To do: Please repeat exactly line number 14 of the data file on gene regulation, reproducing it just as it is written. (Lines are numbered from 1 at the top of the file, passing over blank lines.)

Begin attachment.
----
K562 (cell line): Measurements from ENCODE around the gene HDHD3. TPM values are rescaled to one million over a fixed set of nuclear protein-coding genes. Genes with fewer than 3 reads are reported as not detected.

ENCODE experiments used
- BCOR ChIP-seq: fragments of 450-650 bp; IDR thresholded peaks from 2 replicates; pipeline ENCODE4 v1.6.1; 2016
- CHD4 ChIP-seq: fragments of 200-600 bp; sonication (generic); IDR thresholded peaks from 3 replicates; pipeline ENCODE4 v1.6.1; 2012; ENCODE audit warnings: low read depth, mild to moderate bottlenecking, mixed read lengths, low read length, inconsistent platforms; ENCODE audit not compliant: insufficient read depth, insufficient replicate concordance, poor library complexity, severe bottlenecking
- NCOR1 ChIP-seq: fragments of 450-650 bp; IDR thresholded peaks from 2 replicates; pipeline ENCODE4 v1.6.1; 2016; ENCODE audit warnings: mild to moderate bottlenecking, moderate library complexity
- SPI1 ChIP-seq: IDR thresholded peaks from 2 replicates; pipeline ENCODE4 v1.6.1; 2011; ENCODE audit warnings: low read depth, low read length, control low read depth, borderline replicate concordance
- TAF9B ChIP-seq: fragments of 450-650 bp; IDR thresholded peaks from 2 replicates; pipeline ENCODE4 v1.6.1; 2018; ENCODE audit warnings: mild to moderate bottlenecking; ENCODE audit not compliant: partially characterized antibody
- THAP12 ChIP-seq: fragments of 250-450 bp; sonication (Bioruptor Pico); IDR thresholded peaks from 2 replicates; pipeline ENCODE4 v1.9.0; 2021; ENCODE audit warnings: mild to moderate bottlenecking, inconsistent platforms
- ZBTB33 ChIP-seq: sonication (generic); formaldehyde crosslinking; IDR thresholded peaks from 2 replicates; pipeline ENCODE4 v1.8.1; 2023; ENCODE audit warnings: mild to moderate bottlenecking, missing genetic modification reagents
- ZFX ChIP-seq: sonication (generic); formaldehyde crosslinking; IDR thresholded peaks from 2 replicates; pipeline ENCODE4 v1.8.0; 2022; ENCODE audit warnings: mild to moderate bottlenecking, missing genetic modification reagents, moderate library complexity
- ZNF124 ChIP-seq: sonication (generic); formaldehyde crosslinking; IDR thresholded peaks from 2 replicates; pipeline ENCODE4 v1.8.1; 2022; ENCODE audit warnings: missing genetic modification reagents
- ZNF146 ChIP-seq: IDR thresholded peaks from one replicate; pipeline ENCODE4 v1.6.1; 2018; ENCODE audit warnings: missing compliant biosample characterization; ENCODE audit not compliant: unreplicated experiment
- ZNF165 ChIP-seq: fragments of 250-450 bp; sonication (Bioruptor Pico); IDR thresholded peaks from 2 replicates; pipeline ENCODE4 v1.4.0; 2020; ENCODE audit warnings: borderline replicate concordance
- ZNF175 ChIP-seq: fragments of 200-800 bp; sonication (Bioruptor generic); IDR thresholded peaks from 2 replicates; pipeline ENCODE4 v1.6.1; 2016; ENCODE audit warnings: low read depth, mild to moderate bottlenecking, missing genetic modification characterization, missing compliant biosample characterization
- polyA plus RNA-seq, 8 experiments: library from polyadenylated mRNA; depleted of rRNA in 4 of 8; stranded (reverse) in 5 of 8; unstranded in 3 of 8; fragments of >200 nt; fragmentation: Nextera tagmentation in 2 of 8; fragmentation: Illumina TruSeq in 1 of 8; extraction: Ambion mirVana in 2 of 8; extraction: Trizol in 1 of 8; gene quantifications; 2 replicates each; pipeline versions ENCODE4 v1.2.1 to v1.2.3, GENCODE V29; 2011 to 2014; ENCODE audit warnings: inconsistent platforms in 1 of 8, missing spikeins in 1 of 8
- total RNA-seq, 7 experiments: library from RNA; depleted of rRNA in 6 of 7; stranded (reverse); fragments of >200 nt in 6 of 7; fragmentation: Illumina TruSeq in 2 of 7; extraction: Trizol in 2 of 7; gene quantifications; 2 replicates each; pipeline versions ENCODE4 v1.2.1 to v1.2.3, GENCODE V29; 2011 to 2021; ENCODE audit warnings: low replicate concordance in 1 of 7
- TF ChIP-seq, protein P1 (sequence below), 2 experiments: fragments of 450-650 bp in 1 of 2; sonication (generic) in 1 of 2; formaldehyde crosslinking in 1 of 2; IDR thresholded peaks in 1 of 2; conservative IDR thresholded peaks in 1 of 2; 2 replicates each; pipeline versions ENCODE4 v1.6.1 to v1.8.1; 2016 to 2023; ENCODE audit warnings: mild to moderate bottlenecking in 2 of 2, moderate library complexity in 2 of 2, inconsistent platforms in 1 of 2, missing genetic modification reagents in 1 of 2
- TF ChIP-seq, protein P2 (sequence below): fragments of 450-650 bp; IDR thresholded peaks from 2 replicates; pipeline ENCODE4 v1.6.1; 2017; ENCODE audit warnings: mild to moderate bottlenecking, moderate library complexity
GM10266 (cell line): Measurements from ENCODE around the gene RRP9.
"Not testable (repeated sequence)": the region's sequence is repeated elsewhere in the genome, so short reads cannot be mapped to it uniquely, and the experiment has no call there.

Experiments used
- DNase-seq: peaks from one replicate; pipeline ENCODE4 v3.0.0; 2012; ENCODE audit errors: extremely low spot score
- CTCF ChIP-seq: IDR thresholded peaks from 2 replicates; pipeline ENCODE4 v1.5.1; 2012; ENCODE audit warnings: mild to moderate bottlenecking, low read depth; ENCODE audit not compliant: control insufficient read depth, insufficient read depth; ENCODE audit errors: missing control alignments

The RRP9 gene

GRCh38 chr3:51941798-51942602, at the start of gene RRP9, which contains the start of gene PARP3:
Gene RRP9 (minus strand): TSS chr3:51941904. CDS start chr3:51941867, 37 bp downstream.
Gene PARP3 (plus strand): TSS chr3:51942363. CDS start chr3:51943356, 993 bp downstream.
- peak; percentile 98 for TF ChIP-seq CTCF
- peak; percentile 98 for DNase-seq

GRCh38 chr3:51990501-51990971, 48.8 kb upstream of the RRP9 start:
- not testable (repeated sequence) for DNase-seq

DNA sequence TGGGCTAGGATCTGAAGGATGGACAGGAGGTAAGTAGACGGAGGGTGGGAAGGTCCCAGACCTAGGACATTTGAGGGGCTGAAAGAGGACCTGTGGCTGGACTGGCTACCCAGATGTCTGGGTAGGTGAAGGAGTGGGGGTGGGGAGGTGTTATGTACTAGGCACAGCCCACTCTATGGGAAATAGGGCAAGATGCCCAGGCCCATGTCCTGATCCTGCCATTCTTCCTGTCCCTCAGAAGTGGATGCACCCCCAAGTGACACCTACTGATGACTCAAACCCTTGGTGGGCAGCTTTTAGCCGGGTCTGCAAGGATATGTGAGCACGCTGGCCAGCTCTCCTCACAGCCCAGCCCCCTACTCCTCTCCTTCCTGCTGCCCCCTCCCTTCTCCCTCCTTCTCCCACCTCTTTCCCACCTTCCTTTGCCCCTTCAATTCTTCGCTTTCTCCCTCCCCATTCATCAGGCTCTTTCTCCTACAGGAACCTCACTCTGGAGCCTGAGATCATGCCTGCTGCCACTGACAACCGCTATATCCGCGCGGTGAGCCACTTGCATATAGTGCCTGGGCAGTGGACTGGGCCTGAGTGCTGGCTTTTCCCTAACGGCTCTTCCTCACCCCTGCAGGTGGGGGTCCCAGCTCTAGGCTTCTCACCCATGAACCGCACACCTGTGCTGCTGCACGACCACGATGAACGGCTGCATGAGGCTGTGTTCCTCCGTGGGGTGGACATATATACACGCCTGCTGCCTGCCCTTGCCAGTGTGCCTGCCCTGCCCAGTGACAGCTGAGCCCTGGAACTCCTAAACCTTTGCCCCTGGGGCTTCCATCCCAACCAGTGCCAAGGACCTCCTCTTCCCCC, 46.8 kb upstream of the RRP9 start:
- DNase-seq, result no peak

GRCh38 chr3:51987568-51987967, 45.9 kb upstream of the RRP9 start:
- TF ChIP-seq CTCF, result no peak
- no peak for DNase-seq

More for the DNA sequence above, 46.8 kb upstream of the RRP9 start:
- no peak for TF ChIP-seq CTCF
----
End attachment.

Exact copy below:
- ZNF175 ChIP-seq: fragments of 200-800 bp; sonication (Bioruptor generic); IDR thresholded peaks from 2 replicates; pipeline ENCODE4 v1.6.1; 2016; ENCODE audit warnings: low read depth, mild to moderate bottlenecking, missing genetic modification characterization, missing compliant biosample characterization